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Wandering Tiger Now At North Texas Exotic Animal Sanctuary

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WISE COUNTY (CBSDFW.COM) - A roaming tiger has been transported more than 250 miles and now has new home in North Texas.

It started last week when a tiger was found wandering the streets in Conroe, a city about 40 miles north of Houston. The animal didn't have a threatening demeanor... it just seemed to be on an afternoon constitutional. In fact, a passerby said the tigress ran to him, jumped, put her paws on his shoulders and started licking his face.

When animal control officers arrived they quickly surmised the young female tiger was someone's pet. Not only was the tiger wearing  a collar and leash, but animal control workers said she had clearly been trained.

Animals control officers later said the tiger's owner had to leave because of flooding in the area, and took the big cat to a friend's house. It was there that the tigress made her escape.

The story about the friendly, strolling tiger soon spread and got the attention of the animal sanctuary in Boyd. "International Exotic Animal Sanctuary (IEAS) found out about the tiger and contacted the City of Conroe Animal Shelter where the tiger was temporarily placed and offered to provide the young tiger a permanent home," explained Richard Gilbreth, the director of IEAS.

Since the City of Conroe has ordinances against owning 'dangerous animals' a judge issued temporary custody to the City with the clear understanding that the tiger would be sent to IEAS, about 30 miles northwest of Fort Worth.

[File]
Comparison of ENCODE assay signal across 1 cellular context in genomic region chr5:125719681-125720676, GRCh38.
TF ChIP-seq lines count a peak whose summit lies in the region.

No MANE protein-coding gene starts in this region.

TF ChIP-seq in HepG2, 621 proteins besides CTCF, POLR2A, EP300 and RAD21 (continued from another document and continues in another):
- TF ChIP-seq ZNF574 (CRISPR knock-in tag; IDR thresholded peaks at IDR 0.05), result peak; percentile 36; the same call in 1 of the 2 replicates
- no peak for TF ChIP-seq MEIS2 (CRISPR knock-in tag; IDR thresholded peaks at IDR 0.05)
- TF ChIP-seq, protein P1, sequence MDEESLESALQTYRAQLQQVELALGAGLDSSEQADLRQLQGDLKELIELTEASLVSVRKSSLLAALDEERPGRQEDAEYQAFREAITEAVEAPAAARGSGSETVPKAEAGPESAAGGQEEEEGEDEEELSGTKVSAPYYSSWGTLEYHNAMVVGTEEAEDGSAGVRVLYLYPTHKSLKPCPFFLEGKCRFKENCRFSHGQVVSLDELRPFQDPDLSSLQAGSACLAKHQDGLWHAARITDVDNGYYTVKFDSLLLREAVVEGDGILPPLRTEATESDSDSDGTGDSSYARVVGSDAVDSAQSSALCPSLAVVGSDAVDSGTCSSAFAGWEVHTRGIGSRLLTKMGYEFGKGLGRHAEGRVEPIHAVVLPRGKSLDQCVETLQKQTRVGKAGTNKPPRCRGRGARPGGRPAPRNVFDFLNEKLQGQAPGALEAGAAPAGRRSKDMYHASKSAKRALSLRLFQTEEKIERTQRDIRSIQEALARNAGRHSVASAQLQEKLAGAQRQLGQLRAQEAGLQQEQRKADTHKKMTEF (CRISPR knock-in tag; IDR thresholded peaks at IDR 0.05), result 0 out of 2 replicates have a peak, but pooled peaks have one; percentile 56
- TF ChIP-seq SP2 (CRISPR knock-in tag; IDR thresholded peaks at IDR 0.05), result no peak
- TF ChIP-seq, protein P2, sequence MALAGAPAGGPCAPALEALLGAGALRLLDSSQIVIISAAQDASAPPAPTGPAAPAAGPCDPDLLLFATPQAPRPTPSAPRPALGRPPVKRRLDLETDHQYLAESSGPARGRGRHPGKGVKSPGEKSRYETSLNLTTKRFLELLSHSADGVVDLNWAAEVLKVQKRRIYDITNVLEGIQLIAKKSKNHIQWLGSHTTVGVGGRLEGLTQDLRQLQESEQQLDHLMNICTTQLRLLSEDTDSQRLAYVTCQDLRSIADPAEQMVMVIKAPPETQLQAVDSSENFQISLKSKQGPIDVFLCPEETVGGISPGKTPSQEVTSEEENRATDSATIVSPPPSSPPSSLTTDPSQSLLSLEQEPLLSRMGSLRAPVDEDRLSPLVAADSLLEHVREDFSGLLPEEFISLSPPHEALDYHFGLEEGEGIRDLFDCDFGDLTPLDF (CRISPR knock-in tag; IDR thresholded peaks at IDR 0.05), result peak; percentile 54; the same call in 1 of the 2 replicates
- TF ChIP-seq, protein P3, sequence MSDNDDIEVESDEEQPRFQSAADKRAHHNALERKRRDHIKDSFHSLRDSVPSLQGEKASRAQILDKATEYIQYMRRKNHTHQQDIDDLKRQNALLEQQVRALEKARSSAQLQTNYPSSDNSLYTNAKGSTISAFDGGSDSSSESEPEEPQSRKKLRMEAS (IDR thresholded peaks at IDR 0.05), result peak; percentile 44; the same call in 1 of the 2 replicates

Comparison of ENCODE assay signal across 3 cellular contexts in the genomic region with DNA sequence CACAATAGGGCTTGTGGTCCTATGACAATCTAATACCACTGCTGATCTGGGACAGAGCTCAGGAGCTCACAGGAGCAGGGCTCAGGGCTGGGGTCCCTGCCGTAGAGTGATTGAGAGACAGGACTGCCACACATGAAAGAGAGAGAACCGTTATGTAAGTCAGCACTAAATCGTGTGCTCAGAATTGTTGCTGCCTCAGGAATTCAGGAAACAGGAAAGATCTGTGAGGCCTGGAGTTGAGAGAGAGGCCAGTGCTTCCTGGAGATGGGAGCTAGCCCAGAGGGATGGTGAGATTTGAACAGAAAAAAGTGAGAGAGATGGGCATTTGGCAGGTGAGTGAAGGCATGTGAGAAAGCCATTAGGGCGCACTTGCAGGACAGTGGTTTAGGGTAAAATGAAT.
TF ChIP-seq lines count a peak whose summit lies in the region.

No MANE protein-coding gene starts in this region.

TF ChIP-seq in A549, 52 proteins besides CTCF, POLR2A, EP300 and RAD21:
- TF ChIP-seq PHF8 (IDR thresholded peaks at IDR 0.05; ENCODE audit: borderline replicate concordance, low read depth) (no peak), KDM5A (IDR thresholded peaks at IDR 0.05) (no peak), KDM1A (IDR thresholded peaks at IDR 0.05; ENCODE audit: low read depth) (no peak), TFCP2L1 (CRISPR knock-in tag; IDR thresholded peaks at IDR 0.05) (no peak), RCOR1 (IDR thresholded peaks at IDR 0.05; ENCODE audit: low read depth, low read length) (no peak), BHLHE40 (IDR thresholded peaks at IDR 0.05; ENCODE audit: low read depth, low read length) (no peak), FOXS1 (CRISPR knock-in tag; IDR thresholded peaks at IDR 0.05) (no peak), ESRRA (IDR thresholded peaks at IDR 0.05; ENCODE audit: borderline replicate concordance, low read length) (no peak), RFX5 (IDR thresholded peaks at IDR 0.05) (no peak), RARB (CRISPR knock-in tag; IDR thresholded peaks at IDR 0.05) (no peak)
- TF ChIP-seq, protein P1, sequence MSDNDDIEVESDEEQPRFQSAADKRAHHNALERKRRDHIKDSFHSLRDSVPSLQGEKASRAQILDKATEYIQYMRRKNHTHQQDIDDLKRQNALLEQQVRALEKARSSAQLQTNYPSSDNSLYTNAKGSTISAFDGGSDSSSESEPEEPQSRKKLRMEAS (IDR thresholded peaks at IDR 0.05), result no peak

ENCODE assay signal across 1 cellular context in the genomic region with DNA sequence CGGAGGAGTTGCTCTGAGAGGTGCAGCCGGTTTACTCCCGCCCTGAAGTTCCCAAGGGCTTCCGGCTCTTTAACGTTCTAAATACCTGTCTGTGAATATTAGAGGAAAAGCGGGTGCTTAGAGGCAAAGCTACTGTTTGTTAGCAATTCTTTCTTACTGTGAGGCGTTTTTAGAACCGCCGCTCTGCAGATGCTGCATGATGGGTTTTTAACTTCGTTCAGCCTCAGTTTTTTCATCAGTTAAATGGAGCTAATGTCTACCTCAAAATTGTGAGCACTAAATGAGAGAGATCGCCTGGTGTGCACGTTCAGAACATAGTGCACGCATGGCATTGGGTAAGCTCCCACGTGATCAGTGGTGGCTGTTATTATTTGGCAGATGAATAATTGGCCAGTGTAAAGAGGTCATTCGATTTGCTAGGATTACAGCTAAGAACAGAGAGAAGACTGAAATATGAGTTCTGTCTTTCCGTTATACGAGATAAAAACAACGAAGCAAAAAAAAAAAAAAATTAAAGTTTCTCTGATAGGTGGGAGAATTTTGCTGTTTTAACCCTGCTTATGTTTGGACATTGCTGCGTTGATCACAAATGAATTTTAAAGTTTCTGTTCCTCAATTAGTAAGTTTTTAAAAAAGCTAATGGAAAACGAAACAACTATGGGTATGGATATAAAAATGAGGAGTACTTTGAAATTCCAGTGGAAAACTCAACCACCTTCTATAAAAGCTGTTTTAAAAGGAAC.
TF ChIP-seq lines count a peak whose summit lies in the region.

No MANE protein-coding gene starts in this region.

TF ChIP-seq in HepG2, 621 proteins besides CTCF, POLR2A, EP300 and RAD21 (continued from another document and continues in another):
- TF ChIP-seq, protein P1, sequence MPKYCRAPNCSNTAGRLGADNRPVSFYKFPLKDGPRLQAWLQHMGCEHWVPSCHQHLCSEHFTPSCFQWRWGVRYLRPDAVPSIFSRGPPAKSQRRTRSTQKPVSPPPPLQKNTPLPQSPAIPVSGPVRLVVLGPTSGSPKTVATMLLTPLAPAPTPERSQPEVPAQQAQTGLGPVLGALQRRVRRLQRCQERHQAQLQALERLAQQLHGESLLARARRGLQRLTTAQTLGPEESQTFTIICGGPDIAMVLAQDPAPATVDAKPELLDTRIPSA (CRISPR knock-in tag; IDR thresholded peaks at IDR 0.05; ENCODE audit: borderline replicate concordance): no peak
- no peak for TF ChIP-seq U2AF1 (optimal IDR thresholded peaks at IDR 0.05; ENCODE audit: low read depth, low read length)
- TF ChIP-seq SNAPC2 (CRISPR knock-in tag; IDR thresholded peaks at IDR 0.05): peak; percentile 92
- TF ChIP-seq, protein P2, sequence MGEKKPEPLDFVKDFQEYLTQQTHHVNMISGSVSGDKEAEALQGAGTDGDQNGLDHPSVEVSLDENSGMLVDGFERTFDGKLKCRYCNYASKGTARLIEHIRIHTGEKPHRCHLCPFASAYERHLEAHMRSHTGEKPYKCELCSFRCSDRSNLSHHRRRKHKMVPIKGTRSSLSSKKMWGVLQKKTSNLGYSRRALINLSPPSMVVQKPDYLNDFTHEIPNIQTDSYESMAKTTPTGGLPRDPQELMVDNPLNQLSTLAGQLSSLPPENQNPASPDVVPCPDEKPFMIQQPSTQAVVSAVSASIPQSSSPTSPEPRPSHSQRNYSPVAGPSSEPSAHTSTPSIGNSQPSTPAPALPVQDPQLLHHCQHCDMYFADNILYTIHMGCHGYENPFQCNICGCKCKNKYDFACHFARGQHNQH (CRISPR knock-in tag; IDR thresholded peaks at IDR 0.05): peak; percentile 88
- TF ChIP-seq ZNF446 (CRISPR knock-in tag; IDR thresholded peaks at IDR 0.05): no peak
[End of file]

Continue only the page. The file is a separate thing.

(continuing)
wandering tiger 1
File Photo (credit: International Exotic Animal Sanctuary)

Now workers at IEAS say the tiger is "having fun exploring her new home" and will soon be bonding with an animal behaviorist and staff members.

Sanctuary behaviorist Louis Dorfman said, "This young tiger has had an unsettled life with no ability to find contentment in a permanent residence. It will be our job and responsibility to make her secure, comfortable, and contented as soon as possible, so she can have the best life possible in captivity."

Gilbreth explained to CBSDFW.COM that that life will consist of a private, permanent habitat. The director said tigers with no familial bond, or lengthy past relationship with each other, generally don't do well in the same living quarters.

The tigress will be will be in quarantine for about three weeks and will then move to the permanent habitat, but can be seen by the public now during regularly scheduled tours at the facility.

(©2016 CBS Local Media, a division of CBS Radio Inc. All Rights Reserved. This material may not be published, broadcast, rewritten, or redistributed.)

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